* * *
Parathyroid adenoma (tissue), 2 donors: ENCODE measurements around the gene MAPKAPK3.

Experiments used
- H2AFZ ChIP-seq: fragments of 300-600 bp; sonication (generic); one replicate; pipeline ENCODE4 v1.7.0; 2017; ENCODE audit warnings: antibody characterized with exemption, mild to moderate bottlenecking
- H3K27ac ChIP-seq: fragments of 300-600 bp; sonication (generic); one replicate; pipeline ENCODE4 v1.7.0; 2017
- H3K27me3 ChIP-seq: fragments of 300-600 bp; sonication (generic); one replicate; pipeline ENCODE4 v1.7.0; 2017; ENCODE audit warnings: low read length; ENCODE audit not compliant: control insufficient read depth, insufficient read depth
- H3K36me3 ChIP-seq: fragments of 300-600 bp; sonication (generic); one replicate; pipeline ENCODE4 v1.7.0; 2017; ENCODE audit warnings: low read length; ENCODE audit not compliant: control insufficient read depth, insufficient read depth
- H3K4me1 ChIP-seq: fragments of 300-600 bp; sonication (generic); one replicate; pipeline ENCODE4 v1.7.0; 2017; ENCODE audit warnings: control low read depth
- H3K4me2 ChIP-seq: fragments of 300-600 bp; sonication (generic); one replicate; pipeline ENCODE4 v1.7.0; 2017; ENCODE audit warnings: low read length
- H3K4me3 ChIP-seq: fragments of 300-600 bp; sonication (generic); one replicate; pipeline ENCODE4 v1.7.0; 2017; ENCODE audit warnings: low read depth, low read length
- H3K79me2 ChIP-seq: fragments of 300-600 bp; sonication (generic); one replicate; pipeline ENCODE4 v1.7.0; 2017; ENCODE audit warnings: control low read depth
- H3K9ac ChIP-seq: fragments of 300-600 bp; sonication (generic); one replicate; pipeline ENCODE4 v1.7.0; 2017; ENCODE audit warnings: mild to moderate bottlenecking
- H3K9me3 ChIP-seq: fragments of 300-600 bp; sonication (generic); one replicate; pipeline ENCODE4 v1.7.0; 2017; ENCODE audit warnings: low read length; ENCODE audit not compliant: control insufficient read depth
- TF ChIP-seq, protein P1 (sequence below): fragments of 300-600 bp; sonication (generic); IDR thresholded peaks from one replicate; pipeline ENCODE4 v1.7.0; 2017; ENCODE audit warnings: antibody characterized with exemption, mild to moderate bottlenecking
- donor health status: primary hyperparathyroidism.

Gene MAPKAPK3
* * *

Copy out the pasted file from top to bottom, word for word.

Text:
Parathyroid adenoma (tissue), 2 donors: ENCODE measurements around the gene MAPKAPK3.

Experiments used
- H2AFZ ChIP-seq: fragments of 300-600 bp; sonication (generic); one replicate; pipeline ENCODE4 v1.7.0; 2017; ENCODE audit warnings: antibody characterized with exemption, mild to moderate bottlenecking
- H3K27ac ChIP-seq: fragments of 300-600 bp; sonication (generic); one replicate; pipeline ENCODE4 v1.7.0; 2017
- H3K27me3 ChIP-seq: fragments of 300-600 bp; sonication (generic); one replicate; pipeline ENCODE4 v1.7.0; 2017; ENCODE audit warnings: low read length; ENCODE audit not compliant: control insufficient read depth, insufficient read depth
- H3K36me3 ChIP-seq: fragments of 300-600 bp; sonication (generic); one replicate; pipeline ENCODE4 v1.7.0; 2017; ENCODE audit warnings: low read length; ENCODE audit not compliant: control insufficient read depth, insufficient read depth
- H3K4me1 ChIP-seq: fragments of 300-600 bp; sonication (generic); one replicate; pipeline ENCODE4 v1.7.0; 2017; ENCODE audit warnings: control low read depth
- H3K4me2 ChIP-seq: fragments of 300-600 bp; sonication (generic); one replicate; pipeline ENCODE4 v1.7.0; 2017; ENCODE audit warnings: low read length
- H3K4me3 ChIP-seq: fragments of 300-600 bp; sonication (generic); one replicate; pipeline ENCODE4 v1.7.0; 2017; ENCODE audit warnings: low read depth, low read length
- H3K79me2 ChIP-seq: fragments of 300-600 bp; sonication (generic); one replicate; pipeline ENCODE4 v1.7.0; 2017; ENCODE audit warnings: control low read depth
- H3K9ac ChIP-seq: fragments of 300-600 bp; sonication (generic); one replicate; pipeline ENCODE4 v1.7.0; 2017; ENCODE audit warnings: mild to moderate bottlenecking
- H3K9me3 ChIP-seq: fragments of 300-600 bp; sonication (generic); one replicate; pipeline ENCODE4 v1.7.0; 2017; ENCODE audit warnings: low read length; ENCODE audit not compliant: control insufficient read depth
- TF ChIP-seq, protein P1 (sequence below): fragments of 300-600 bp; sonication (generic); IDR thresholded peaks from one replicate; pipeline ENCODE4 v1.7.0; 2017; ENCODE audit warnings: antibody characterized with exemption, mild to moderate bottlenecking
- donor health status: primary hyperparathyroidism.

Gene MAPKAPK3